Hollow Shadows

Hollow Shadows

by Shanon Huston-Willis

Everything was frigid after a year in the scorching desert. The airplane was frigid and the cold was empty. Hollowness echoed inside. Hollowness echoed in my tired eyes as I looked quietly around me. The faces of humanity filling the cabin were foreign. People sat, dressed in their civilian clothes. Their cheeks were clean of the constant sand layer that I had gotten used to. Instead, their cheeks were ruddy with flustered emotions. Mundane conversations buzzed on the undercurrent of the plane’s engine.

Life had continued without me. Normalcy had continued in my year’s absence, but I was not normal anymore. I glanced down at my calloused hands, remembering the feel of the ribbed barrel and smooth trigger of an M16 rifle. Now my hands were empty and the emptiness was awkward. My hands were light as a butterfly’s wings.

Hastily, I filled them with pushing back my blonde hair. My fingers trembled slightly. How could I feel so empty, my heart so lifeless, but my fingers twitch so uncontrollably? The emptiness of my emotions contradicted my bodily reactions. Having been solely responsible for myself, coming back home to him gripped my inner being with anxiety.

A subtle change in air pressure instantly alerted me. The engines began to whine faster. Unconsciously, people either leaned back in their seats with closed eyes, some lips moving in prayer, or they inclined forward in anticipation with gleaming eyes. The airplane was finally heading into a descent. Emotion suddenly choked my heart, and I could feel everything hold still for one instant in time. Then, eagerness fluttered at the edge of my heart valves. My heart beat was in the shell of my ears, the whoosh of a condor taking flight.

As soon as the plane landed, my feet jumped of their own accord. The image of my body racing through the cabin blurred in my mind. I gripped the arm rest in a death vise. With fingers still twitching, I took a deep, calming breath. Then I choked as the air stuck in my throat. Light twinkled behind my eyes and the world spun in my mind. Memories swam in the swirling

The vehicle lurched forward, jammed from behind. We skidded out into the middle of the intersection. I braced myself while glancing in the rear view mirror and gripping my rifle. “Get out of the god damn road!” I heard myself yell.

The private swung the vehicle out of the intersection and then looked to me with wide eyes. Smoke glossed the outside of the windows.

“Lock and load,” I ordered. Then I turned the handle of the car door . . .

“Miss? Miss?” An unfamiliar voice broke the strangle of my memories. I felt my blank eyes glance at her. I was a miss? I had grown past my youth. The intruding, high-pitched voice was followed by curious eyes. “Miss, are you going to get off the plane?”

I nodded and she looked relieved. Then I was heading down the walk way. The cabin walls seemed to buckle in, followed by the accordion connector, and then I was expelled into the bright lights of the airport. Around me swam unfamiliar faces of anxiety and apathy. But no matter the expression, bodies moved hurriedly in a herd heading towards the security check point. The crowd caught me in its grip of rushed bedlam. I felt that I was running, but nervousness made my legs languid. I held myself apart to scan the waiting faces on the other side of security.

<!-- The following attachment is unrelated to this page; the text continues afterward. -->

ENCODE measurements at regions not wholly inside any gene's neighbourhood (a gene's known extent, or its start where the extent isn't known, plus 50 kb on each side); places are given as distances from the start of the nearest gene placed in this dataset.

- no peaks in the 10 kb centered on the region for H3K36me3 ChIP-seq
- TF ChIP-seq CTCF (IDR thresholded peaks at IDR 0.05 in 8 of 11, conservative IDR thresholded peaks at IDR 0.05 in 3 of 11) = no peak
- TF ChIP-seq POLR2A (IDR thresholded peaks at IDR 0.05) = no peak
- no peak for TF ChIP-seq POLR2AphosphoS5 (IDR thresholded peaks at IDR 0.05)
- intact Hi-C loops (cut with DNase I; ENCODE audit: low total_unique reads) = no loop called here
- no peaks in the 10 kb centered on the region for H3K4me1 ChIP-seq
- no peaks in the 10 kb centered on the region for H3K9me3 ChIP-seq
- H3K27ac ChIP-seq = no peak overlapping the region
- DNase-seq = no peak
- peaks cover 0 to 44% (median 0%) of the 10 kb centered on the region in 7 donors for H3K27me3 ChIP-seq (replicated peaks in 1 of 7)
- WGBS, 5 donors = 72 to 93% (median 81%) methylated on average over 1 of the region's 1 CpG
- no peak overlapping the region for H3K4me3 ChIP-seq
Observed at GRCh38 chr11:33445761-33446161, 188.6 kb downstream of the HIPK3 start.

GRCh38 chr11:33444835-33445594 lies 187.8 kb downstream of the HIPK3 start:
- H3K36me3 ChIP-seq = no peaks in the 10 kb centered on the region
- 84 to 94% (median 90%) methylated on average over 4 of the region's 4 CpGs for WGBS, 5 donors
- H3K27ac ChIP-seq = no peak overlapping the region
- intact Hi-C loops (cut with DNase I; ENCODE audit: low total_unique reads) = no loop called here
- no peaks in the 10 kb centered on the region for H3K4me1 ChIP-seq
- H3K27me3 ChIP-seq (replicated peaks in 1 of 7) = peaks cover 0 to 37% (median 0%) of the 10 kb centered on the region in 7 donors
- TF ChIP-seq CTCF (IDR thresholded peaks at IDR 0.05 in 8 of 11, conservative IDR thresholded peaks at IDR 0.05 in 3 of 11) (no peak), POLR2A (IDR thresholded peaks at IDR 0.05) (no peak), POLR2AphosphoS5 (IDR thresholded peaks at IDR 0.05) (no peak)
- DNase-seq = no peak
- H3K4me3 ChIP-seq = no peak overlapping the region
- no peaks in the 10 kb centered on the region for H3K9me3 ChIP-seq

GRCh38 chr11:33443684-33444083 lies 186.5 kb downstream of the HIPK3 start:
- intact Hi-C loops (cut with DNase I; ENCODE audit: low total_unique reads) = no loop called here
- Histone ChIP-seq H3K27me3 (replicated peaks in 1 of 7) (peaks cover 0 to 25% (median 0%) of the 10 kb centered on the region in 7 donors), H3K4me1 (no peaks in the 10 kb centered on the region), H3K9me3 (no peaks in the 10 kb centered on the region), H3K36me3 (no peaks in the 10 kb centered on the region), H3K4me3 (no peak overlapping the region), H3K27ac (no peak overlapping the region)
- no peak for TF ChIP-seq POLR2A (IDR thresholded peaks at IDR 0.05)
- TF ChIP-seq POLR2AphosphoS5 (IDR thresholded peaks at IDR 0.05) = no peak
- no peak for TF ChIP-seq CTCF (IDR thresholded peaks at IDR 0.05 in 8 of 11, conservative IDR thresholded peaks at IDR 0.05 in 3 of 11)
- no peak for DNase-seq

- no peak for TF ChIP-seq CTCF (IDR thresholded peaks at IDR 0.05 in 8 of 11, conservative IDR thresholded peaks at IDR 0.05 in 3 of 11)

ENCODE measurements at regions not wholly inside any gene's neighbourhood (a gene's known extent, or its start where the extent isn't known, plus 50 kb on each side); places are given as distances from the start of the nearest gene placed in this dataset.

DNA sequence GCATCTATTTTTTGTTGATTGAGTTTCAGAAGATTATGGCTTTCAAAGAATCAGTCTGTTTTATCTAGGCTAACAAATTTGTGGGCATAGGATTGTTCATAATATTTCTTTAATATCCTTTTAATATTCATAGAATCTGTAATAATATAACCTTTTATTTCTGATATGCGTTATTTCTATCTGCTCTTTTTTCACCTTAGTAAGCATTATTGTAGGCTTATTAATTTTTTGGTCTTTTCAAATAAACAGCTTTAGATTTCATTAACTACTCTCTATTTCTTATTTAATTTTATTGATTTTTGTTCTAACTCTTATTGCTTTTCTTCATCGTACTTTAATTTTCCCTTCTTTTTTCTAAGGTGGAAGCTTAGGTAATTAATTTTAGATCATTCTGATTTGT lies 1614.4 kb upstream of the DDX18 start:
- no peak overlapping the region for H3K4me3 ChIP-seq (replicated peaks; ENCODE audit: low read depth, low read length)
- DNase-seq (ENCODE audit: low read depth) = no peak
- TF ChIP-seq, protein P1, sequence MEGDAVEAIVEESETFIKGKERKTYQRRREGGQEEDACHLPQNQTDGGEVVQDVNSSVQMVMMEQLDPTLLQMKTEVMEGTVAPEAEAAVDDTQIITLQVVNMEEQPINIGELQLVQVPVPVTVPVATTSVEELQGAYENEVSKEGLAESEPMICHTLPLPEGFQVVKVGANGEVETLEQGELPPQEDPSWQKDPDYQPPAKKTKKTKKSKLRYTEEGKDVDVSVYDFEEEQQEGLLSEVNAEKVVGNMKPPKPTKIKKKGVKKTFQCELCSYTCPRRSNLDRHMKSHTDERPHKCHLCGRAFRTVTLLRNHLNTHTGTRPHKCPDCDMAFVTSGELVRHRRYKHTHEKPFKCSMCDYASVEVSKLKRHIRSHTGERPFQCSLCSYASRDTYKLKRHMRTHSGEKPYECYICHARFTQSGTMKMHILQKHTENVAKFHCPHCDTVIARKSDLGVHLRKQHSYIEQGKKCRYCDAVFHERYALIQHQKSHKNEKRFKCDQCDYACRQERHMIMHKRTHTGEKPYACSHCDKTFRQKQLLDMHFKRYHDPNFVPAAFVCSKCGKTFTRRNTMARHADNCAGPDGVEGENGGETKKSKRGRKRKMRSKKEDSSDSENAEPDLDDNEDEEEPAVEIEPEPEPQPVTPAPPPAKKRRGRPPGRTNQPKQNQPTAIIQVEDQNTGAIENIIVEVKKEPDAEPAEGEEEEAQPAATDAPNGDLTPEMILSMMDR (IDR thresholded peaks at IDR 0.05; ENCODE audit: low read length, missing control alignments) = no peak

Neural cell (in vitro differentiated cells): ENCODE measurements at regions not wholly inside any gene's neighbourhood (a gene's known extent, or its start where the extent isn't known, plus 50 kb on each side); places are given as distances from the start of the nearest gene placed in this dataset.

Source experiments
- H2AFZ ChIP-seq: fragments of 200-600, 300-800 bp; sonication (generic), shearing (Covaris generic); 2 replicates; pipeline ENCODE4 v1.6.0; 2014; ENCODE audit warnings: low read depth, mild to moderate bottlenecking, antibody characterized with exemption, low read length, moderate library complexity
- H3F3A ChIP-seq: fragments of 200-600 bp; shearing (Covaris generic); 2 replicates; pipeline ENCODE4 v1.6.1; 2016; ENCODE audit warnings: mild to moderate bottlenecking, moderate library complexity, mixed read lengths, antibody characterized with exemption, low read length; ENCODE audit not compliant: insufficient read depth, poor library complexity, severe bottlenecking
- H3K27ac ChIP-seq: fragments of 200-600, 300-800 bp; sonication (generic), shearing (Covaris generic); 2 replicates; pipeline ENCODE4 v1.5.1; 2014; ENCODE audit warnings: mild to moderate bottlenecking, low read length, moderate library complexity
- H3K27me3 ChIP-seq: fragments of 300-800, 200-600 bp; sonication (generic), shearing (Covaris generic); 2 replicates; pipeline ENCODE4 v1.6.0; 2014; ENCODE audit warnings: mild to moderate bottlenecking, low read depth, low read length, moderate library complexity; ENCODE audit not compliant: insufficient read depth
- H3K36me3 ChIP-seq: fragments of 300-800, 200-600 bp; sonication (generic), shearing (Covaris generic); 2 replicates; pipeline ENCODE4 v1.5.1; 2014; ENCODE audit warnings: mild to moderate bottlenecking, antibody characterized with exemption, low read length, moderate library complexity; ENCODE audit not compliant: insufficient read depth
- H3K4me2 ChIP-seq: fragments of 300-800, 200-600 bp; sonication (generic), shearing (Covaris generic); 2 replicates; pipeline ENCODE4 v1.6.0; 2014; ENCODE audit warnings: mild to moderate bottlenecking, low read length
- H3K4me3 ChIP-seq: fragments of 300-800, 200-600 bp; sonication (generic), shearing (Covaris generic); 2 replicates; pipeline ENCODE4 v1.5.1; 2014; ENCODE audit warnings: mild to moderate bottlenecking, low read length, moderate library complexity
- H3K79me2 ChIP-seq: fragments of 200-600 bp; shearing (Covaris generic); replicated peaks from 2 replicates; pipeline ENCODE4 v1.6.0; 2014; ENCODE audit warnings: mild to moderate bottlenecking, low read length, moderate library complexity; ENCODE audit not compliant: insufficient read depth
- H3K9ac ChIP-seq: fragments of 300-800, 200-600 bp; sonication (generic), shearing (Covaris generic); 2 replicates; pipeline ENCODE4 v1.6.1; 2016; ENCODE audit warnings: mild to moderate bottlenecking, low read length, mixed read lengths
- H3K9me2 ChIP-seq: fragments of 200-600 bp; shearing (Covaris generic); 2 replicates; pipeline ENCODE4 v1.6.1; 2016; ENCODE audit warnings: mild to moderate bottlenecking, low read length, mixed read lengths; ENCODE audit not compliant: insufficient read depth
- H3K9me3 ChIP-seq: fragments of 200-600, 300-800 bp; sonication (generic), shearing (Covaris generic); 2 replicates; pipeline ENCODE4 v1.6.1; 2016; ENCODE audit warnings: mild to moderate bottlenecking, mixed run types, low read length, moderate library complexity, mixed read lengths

Then I saw my tall father, his brown hair now more gray than before. Blue eyes twinkled at seeing me. But he knew: I wasn’t looking for him nor my shorter brother who stood next to him.

There, in the shadow of my family, a small figure darted first behind my dad, then behind my brother alternately. Large dark eyes peered at me with the same nervousness that I felt. I stopped short. My family stood very still in anticipation.

I directed my voice to the child in the shadows. “Do you remember your mother?” I asked.

The three year old stilled with a finger half raised to his lips. He nodded.

At first, he did not look like he would answer me. He turned his small head away, and peered at the ground. Then those dark eyes looked directly at me. Very solemnly, he said, “She has a brown t-shirt, black boots, and gray hair.”

Only a moment did I hesitate before smiling. He looked to me in consternation. I nodded as if that was exactly what his mother looked like and then asked, “Does she look like me?”

The boy unconsciously took a step back, his head turning away again. My arms jerked, my fingers twitched. How I dreamed of this very moment. This was my reality. The desert camps, the bits of sand that I ate with every meal, the pounds of gear that permanently weighed down my shoulders and the adrenaline rush from near misses facing the enemy. That was not reality. My child in front of me, contemplating who I was became the sole reason that I existed. I reached out a hand, and he flinched.

Tears choked in the back of my hollow throat. The world began to dim. The people in the airport became but shadows, clouding my peripheral vision. Flashes of color clouded my mind: the bright yellow sun, the brown, half-alive desert, a green canteen, the black rifle. My body ached as I crouched down to the floor. I railed against the injustice of having left and then congratulated myself for fighting for the country that kept my son safe. Although the hollowness was evading my soul again, I persisted in my quest to win him back. I forcibly swallowed the tears and then smiled hugely.

He has to remember me!

Dark eyes peered into the depths of the tired lines across my face, resting lightly at my up-turned mouth. Very slowly, he began to smile.

I reached out a hand again, and this time, he took it.

Shanon Huston-Willis is currently an MFA Student at Spalding University.

Back to Issue 004: Jenny Magazine

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